BROKEN ARROW, Okla. - A group of Broken Arrow sixth graders were empowered Tuesday to be a positive influence in their school.
"They came in a little squirrely, but once we began telling them the story, it grabs their attention pretty quickly," said Todd Lauderdale.
Lauderdale travels around the country with Rachel's Challenge, a story inspired by the life of Rachel Joy Scott, one of the thirteen victims of the Columbine school shooting April 20, 1999.
On Tuesday, he brought that message to more than 1,000 sixth graders in Broken Arrow.
"I want to share with you all five challenges from the life and the writings of Rachel Scott," said Lauderdale during the assembly. "She challenges you and me to start what she called a chain reaction of kindness and compassion."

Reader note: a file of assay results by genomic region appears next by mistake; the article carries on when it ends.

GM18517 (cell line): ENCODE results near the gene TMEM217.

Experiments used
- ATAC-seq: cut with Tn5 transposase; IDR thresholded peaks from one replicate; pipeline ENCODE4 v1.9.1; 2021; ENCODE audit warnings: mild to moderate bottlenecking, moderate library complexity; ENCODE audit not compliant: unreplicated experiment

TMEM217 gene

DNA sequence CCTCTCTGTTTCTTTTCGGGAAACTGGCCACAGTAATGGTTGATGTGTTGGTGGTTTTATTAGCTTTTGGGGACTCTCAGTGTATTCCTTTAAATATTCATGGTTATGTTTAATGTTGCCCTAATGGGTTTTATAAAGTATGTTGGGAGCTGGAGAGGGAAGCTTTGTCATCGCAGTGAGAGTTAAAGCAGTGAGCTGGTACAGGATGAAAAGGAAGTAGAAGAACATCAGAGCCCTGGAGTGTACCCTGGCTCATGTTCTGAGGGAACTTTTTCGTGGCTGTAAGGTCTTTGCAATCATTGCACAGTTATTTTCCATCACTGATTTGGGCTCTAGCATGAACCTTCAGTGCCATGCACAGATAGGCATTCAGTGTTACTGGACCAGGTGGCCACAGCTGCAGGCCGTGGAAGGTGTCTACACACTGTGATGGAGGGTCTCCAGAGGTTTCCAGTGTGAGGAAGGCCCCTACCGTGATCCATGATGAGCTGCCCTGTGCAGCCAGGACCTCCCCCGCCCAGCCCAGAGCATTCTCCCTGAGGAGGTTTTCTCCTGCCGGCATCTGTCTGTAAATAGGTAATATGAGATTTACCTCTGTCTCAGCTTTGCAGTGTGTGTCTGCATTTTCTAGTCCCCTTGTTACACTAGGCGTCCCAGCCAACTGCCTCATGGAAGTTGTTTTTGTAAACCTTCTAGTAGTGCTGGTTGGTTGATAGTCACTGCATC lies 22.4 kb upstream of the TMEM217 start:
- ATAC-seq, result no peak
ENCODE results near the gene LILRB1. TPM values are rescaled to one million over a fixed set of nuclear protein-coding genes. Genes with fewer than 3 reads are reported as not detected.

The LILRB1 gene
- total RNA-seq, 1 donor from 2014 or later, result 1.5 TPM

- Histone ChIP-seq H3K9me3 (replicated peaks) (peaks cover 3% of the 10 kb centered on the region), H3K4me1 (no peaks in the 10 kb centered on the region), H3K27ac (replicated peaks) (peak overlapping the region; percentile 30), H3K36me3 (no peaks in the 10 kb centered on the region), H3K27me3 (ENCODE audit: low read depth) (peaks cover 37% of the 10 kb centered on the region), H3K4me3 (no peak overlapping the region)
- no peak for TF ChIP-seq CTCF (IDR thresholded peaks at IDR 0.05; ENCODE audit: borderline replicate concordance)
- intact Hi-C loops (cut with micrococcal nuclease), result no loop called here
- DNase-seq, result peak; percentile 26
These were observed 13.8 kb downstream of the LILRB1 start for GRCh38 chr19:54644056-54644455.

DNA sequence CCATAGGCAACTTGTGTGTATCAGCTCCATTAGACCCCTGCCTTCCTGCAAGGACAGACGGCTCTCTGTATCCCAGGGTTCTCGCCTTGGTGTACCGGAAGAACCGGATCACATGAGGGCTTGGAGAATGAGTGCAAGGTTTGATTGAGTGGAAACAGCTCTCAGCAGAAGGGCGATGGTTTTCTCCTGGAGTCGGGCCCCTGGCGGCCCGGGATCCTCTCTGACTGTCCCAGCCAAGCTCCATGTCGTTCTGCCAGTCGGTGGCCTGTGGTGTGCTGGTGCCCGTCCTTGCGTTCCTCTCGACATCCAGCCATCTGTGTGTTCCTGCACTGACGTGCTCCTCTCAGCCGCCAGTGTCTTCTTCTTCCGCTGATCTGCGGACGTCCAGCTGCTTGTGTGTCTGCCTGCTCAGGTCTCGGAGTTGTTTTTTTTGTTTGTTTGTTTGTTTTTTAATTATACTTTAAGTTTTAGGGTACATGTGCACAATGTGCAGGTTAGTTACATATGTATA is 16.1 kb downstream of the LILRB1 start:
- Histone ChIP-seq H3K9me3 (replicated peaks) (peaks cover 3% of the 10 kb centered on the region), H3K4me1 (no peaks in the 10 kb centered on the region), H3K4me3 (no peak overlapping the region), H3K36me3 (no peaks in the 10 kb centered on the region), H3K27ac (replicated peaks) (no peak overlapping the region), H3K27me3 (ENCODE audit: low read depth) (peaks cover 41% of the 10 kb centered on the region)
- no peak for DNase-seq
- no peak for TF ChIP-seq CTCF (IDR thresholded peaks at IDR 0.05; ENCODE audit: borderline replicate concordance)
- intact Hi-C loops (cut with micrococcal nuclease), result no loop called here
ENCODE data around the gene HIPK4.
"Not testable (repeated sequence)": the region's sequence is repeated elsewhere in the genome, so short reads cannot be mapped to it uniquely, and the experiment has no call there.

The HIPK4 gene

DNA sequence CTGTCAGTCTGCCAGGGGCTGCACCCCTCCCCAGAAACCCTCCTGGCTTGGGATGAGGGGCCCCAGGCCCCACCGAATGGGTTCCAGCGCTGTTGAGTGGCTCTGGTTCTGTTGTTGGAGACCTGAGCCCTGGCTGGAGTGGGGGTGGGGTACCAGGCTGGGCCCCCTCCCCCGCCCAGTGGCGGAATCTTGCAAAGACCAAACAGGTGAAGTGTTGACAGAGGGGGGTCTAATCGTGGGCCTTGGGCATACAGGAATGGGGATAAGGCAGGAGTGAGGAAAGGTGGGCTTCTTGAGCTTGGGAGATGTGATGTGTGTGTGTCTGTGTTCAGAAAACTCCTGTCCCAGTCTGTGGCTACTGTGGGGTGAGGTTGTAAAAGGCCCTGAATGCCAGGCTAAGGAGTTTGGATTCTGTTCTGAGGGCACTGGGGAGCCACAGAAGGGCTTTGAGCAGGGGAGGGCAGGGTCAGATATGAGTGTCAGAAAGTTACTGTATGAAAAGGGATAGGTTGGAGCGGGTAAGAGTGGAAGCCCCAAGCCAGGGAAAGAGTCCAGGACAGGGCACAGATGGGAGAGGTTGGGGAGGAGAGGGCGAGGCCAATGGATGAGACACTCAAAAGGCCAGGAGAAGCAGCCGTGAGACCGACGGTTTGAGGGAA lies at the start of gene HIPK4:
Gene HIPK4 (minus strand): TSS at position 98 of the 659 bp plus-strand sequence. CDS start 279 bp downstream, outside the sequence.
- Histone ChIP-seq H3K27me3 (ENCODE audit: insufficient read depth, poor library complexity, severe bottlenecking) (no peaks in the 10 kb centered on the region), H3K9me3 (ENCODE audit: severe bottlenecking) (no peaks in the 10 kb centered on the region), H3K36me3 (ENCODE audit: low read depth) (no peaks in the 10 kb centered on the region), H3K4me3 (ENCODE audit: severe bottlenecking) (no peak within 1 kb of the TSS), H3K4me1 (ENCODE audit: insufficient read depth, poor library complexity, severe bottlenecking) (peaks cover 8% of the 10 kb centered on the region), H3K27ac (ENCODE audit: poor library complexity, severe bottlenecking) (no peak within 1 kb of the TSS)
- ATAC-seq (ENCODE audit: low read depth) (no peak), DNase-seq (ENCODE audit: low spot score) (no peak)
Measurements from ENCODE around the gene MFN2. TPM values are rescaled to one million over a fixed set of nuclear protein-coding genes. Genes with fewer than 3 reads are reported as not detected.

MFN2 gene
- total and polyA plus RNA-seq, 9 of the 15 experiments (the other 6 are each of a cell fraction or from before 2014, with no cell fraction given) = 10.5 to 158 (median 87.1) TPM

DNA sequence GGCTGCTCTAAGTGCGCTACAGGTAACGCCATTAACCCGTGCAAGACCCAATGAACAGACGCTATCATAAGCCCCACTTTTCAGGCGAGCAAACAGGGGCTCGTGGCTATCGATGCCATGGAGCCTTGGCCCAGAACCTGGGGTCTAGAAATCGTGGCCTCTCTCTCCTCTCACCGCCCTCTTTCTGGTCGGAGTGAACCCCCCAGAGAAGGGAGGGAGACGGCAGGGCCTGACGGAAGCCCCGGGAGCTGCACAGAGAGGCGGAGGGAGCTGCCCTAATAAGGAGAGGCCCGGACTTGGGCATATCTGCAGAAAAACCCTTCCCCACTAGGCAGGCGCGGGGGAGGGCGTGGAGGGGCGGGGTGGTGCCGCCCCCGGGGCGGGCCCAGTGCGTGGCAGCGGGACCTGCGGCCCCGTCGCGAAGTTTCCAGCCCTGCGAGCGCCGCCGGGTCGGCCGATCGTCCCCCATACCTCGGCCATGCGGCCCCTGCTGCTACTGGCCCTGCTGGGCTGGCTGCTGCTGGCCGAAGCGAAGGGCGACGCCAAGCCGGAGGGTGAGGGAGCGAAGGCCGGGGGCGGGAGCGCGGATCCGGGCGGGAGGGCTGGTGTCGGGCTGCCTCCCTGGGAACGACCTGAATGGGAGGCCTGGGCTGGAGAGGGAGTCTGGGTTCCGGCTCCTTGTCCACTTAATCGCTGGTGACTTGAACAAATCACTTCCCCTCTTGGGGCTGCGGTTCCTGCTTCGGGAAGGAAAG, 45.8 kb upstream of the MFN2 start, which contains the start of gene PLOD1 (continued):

"By showing someone a bit of kindness or compassion, they may feel compelled to do the same for somebody else," said Lauderdale.
"I felt so sad that that would ever happen," said Kate Garner.
Lauderdale said Rachel was a girl just trying to make a difference.
"I would count her as one of the heroes," said Peyton Bell.
After hearing Rachel's story, the group of students in attendance envisioned a change in themselves and their school.
"I thought it really could change a lot of the actions students make here," said Bell.
Every school Rachel's Challenge visits is given a banner to hang in their halls, encouraging everyone who signs it to start their own chain reaction of kindness.
"I'm certainly not going to judge people by the first impressions anymore," said Garner. "And I am going to start helping people whenever I see someone who needs help."
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